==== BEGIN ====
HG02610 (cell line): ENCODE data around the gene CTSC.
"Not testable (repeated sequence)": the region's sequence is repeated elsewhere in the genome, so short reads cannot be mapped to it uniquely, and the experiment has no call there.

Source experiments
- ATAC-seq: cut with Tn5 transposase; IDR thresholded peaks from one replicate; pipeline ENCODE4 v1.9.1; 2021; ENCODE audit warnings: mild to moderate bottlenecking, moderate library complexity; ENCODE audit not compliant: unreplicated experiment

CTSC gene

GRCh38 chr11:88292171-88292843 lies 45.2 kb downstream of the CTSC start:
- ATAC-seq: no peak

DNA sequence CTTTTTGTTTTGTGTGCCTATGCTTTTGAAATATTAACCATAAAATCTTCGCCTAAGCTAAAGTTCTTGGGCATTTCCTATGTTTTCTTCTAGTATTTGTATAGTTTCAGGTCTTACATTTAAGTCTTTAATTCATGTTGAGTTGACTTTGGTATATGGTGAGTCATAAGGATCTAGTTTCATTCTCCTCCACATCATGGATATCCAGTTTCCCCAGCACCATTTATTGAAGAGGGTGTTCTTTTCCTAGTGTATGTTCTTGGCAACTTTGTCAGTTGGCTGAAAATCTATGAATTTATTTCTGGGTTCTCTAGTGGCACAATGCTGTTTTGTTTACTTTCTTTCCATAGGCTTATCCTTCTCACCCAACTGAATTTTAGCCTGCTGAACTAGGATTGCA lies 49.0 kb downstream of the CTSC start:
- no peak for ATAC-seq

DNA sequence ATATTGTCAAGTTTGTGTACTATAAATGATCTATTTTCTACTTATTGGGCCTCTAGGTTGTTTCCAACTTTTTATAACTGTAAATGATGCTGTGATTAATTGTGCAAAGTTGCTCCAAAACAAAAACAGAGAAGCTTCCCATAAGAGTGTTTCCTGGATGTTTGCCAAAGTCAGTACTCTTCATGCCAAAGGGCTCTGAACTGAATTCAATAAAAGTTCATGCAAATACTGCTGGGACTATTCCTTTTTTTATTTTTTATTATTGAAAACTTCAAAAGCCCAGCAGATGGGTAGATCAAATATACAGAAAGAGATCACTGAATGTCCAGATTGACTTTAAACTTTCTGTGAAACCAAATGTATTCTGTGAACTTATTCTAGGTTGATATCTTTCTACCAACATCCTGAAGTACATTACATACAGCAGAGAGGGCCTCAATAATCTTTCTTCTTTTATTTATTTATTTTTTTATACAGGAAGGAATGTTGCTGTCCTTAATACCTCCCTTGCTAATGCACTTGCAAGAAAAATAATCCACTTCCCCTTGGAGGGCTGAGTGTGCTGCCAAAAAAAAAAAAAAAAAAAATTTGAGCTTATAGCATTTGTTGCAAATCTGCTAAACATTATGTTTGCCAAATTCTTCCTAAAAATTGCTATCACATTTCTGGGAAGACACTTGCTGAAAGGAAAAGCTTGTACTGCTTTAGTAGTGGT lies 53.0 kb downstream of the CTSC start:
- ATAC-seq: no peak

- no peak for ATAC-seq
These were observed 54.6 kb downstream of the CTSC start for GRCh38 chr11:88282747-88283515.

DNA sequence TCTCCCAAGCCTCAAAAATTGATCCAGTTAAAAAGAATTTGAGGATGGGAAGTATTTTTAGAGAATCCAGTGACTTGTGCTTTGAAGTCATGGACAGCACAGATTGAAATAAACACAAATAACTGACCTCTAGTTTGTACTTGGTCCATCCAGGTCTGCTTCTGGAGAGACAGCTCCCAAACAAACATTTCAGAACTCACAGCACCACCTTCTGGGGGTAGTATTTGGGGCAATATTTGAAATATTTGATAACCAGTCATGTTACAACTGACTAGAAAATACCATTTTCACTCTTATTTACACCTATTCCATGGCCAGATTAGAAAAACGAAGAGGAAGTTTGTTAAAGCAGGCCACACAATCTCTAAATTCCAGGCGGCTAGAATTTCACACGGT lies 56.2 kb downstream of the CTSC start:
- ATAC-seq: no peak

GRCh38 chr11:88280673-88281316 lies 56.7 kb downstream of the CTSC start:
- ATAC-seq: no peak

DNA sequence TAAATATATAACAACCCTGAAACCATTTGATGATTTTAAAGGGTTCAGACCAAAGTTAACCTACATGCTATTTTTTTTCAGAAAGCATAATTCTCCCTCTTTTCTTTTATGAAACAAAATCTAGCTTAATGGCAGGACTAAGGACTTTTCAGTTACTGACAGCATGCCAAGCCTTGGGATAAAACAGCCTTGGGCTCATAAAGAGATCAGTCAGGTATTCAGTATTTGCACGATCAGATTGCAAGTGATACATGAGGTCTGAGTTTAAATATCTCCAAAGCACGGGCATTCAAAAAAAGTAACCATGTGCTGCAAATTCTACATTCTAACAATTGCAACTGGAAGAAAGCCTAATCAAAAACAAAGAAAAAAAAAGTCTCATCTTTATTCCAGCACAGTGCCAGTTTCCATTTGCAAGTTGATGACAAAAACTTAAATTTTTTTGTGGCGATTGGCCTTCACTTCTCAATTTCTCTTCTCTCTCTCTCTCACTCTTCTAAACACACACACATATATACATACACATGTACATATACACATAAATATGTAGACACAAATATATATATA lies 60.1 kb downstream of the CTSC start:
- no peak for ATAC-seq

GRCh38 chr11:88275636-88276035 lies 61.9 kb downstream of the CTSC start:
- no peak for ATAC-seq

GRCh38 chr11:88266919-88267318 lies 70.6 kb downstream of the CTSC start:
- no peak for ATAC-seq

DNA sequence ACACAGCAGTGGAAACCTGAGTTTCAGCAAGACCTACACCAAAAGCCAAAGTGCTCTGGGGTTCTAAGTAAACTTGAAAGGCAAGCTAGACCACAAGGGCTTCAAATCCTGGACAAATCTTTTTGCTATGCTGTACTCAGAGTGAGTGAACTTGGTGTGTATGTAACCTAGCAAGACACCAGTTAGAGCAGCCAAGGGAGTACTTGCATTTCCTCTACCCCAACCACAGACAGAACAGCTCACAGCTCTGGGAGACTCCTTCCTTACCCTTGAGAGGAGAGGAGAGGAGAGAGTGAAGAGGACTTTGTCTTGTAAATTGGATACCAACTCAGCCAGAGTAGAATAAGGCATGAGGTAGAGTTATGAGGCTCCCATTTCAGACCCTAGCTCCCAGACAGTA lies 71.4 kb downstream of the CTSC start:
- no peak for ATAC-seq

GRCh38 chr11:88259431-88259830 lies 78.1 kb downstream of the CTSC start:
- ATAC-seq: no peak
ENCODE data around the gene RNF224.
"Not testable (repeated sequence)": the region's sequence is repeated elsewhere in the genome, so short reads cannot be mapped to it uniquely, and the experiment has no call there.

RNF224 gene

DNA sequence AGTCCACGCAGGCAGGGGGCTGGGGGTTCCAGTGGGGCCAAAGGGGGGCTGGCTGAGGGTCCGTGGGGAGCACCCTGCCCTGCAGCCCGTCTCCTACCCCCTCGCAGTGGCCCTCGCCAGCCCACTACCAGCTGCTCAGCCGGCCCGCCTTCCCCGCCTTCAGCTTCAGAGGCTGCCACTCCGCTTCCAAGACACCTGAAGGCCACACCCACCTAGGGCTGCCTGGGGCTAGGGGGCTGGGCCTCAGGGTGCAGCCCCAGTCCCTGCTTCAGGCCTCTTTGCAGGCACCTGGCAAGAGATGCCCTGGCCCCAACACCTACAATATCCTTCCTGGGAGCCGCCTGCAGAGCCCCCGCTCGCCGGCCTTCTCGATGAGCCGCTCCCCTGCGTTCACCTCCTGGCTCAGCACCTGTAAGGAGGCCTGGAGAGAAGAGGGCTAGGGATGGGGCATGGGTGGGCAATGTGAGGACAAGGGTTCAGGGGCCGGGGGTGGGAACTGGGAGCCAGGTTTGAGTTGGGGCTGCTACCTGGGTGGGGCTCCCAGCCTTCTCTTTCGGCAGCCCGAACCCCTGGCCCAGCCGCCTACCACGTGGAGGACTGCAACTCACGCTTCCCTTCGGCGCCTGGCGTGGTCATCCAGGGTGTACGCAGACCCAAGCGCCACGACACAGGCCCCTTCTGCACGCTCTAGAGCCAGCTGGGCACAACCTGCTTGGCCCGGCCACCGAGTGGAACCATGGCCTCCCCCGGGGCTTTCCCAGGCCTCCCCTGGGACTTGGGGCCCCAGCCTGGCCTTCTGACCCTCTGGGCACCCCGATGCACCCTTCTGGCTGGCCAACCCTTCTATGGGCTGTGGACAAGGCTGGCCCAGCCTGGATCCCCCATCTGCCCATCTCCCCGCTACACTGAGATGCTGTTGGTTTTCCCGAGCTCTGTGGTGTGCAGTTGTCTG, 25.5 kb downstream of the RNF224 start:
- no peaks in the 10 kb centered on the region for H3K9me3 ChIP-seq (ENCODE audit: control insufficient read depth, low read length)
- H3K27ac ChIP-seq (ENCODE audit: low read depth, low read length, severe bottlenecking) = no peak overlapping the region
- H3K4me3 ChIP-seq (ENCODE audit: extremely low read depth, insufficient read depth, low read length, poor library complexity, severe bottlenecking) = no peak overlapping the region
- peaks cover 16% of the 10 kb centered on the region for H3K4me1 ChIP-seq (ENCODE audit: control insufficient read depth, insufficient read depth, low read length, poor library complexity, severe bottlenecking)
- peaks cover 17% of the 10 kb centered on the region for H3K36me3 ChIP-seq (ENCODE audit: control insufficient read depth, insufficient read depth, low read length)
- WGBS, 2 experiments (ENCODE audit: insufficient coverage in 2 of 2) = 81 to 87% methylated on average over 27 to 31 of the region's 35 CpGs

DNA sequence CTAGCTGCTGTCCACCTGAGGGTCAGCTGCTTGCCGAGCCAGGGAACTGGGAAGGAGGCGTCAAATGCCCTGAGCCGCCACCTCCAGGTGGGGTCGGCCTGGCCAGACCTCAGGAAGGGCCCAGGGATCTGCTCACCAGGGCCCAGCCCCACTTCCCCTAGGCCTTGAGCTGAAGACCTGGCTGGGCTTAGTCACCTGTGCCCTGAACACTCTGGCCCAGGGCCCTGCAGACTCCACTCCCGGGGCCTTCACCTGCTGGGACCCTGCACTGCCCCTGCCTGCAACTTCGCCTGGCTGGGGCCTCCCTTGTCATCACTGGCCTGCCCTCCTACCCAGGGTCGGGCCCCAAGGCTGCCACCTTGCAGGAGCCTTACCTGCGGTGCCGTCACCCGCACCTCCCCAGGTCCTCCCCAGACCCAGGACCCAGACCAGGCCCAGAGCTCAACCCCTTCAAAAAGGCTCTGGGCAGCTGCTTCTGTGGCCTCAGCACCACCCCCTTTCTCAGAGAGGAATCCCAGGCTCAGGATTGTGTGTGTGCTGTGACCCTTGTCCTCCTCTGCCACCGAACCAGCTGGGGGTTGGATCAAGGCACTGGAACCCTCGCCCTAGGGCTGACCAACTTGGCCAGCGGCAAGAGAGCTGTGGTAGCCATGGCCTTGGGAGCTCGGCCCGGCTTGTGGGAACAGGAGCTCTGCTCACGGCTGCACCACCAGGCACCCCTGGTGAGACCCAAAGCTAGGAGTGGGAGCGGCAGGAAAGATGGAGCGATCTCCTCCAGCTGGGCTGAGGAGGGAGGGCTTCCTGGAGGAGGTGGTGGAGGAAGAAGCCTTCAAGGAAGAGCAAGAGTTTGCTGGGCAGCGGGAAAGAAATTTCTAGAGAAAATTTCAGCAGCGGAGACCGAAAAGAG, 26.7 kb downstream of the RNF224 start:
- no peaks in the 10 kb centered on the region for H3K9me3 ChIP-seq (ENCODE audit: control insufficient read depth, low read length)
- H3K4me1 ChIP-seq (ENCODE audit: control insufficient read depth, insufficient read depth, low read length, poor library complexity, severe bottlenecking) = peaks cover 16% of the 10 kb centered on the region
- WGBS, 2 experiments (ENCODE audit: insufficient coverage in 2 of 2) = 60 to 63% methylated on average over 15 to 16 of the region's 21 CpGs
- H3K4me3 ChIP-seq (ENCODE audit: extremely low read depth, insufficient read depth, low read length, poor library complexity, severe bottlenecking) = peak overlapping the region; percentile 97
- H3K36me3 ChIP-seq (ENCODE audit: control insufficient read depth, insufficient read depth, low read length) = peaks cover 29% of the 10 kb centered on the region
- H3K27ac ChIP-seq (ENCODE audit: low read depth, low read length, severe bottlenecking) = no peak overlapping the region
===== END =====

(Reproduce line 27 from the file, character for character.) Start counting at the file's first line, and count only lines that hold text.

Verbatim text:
- ATAC-seq: no peak